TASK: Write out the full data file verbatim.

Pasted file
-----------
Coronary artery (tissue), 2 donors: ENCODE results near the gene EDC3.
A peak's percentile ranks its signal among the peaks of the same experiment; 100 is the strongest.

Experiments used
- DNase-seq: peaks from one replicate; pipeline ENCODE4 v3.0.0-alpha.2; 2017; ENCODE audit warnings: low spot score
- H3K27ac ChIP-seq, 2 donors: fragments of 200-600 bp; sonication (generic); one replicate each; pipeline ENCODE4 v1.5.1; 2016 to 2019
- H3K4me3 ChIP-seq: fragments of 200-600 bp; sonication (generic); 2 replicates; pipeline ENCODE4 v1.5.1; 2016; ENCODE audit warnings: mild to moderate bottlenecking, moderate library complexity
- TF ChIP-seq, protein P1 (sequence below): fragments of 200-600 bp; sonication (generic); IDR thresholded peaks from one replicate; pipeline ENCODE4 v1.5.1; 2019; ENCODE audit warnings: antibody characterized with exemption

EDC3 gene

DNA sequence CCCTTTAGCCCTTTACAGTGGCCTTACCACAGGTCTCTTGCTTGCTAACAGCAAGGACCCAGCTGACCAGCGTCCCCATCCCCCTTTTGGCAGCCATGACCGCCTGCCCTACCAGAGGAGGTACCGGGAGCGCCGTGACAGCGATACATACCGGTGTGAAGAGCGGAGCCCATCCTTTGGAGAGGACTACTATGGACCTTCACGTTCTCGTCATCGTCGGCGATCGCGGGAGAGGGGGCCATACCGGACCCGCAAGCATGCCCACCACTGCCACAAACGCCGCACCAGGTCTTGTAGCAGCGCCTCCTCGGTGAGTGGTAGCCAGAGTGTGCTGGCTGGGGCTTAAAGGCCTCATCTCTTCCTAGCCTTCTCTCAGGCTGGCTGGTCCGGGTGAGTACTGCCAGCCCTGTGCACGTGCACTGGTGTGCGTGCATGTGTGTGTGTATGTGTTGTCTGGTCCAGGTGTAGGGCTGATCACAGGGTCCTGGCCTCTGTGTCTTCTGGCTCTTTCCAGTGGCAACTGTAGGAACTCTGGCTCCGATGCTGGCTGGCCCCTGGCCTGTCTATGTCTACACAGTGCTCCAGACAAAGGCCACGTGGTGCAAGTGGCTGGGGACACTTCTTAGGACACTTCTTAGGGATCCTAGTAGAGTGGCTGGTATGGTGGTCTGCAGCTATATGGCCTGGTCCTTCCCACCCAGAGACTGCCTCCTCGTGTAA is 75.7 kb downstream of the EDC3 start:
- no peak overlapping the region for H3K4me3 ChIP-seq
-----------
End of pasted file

Coronary artery (tissue), 2 donors: ENCODE results near the gene EDC3.
A peak's percentile ranks its signal among the peaks of the same experiment; 100 is the strongest.

Experiments used
- DNase-seq: peaks from one replicate; pipeline ENCODE4 v3.0.0-alpha.2; 2017; ENCODE audit warnings: low spot score
- H3K27ac ChIP-seq, 2 donors: fragments of 200-600 bp; sonication (generic); one replicate each; pipeline ENCODE4 v1.5.1; 2016 to 2019
- H3K4me3 ChIP-seq: fragments of 200-600 bp; sonication (generic); 2 replicates; pipeline ENCODE4 v1.5.1; 2016; ENCODE audit warnings: mild to moderate bottlenecking, moderate library complexity
- TF ChIP-seq, protein P1 (sequence below): fragments of 200-600 bp; sonication (generic); IDR thresholded peaks from one replicate; pipeline ENCODE4 v1.5.1; 2019; ENCODE audit warnings: antibody characterized with exemption

EDC3 gene

DNA sequence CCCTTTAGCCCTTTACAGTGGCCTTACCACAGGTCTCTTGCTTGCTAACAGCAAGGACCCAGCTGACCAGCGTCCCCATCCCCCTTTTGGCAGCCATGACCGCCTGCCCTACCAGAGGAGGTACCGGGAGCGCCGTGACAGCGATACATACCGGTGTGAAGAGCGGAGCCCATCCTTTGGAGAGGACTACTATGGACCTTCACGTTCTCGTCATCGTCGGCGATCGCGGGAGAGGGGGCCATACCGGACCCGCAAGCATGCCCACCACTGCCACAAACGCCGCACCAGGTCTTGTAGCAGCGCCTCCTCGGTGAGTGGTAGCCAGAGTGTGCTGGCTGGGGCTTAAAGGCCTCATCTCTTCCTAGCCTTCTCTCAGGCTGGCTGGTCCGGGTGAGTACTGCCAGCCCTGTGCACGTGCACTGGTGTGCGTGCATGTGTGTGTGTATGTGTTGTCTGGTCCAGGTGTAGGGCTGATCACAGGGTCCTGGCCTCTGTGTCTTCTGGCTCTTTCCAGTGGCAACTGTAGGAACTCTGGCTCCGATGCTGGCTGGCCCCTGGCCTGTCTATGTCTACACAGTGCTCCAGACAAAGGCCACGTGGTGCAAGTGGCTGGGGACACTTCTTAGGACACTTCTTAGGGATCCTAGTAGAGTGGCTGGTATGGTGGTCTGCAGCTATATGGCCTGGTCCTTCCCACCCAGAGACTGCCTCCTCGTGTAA is 75.7 kb downstream of the EDC3 start:
- no peak overlapping the region for H3K4me3 ChIP-seq